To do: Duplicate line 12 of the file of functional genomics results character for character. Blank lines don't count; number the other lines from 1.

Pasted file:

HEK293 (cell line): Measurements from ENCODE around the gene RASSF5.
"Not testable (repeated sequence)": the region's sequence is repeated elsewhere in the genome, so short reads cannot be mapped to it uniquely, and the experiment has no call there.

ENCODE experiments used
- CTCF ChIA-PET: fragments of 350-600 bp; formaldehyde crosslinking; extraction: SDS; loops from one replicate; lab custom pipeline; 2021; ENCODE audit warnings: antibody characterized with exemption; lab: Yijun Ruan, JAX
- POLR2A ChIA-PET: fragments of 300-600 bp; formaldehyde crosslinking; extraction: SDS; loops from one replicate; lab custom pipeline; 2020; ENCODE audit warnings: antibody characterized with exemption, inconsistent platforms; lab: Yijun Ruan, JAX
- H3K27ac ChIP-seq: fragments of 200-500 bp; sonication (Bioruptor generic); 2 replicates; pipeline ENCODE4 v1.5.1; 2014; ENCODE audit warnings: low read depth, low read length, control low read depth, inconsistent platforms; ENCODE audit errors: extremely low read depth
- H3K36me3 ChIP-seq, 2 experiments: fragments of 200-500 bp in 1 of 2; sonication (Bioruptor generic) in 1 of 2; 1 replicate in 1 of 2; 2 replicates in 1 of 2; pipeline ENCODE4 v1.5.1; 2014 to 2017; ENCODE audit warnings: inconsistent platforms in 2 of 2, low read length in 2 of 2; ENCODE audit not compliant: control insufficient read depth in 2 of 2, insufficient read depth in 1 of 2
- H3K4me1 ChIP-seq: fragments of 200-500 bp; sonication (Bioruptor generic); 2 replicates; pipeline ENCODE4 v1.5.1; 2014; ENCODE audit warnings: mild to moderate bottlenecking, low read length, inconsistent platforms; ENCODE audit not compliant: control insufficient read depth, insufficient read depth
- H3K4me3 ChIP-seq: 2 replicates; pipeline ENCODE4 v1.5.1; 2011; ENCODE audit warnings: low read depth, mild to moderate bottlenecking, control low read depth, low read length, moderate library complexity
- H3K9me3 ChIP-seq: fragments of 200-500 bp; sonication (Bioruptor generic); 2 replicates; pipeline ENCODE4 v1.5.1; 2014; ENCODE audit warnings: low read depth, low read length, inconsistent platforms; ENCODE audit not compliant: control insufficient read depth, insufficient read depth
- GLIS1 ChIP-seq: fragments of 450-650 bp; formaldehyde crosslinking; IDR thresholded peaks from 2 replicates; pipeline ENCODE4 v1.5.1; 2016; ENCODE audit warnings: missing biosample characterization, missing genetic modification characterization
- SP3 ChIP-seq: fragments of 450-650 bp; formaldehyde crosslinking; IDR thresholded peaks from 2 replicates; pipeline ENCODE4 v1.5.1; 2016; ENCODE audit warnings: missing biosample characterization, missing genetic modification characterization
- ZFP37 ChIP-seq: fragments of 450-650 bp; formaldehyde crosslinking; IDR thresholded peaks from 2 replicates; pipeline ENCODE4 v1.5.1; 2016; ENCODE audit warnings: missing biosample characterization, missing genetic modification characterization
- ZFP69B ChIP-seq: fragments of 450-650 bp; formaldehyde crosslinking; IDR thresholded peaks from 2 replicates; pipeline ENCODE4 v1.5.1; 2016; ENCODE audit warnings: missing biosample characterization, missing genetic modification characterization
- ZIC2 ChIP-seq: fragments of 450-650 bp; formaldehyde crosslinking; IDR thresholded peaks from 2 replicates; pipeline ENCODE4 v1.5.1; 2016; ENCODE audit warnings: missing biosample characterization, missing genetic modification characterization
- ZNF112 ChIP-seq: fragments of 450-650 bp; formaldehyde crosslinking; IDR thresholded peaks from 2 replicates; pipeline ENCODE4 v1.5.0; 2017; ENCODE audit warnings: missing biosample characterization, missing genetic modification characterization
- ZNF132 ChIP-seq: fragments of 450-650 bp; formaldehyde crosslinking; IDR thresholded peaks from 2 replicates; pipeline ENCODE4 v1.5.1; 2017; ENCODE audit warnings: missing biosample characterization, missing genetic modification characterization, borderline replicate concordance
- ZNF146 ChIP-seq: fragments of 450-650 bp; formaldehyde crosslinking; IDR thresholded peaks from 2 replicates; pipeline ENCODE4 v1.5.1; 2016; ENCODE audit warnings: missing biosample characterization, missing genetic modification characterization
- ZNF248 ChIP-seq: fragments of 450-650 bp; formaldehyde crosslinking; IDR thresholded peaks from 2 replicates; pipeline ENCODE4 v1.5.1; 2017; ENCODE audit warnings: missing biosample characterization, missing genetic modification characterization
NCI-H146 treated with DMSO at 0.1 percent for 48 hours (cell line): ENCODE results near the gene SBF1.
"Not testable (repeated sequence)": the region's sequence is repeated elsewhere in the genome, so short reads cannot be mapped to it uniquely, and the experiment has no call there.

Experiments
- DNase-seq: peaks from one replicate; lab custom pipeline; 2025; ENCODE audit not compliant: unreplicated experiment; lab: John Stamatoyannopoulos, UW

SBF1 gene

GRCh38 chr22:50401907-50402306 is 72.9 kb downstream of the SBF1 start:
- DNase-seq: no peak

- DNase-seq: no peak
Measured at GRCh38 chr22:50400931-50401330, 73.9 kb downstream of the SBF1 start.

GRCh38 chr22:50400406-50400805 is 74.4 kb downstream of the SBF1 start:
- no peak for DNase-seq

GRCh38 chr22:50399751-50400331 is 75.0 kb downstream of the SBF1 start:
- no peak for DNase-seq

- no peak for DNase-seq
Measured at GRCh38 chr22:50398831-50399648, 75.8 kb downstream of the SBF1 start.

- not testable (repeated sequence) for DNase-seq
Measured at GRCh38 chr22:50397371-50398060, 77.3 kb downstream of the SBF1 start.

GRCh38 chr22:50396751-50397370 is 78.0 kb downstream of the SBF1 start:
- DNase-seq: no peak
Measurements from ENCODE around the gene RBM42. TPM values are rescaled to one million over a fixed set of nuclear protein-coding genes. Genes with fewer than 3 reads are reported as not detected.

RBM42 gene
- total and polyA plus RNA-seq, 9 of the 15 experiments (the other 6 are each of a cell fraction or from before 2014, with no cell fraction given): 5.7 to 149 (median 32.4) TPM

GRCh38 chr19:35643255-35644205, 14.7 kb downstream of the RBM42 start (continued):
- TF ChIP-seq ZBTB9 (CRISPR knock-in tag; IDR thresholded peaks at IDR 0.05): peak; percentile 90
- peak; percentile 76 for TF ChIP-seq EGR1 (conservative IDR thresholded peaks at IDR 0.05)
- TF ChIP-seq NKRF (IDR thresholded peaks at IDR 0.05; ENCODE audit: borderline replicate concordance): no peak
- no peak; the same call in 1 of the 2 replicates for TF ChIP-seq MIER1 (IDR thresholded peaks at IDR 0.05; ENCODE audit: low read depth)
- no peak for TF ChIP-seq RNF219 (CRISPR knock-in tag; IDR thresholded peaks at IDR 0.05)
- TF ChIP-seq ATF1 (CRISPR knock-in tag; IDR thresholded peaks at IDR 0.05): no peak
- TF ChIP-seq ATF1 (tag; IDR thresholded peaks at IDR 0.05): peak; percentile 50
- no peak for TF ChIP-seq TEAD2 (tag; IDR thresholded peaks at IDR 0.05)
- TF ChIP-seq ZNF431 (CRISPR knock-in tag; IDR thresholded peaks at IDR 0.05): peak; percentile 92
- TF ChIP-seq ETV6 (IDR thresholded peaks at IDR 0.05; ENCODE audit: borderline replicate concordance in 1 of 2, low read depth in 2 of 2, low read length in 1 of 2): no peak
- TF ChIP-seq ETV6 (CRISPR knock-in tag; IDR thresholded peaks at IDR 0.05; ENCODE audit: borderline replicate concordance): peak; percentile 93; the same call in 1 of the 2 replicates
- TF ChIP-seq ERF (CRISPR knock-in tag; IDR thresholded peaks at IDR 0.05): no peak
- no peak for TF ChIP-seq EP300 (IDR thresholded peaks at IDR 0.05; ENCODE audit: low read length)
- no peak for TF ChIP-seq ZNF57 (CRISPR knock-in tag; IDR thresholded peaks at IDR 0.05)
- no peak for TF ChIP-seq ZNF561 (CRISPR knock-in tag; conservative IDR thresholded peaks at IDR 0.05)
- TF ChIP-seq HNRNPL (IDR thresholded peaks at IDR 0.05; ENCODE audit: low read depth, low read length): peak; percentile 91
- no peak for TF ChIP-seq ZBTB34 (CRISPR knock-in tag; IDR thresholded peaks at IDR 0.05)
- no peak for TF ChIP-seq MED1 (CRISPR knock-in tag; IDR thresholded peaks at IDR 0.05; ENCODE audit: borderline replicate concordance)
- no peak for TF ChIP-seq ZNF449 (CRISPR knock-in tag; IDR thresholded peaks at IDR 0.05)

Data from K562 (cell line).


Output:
- SP3 ChIP-seq: fragments of 450-650 bp; formaldehyde crosslinking; IDR thresholded peaks from 2 replicates; pipeline ENCODE4 v1.5.1; 2016; ENCODE audit warnings: missing biosample characterization, missing genetic modification characterization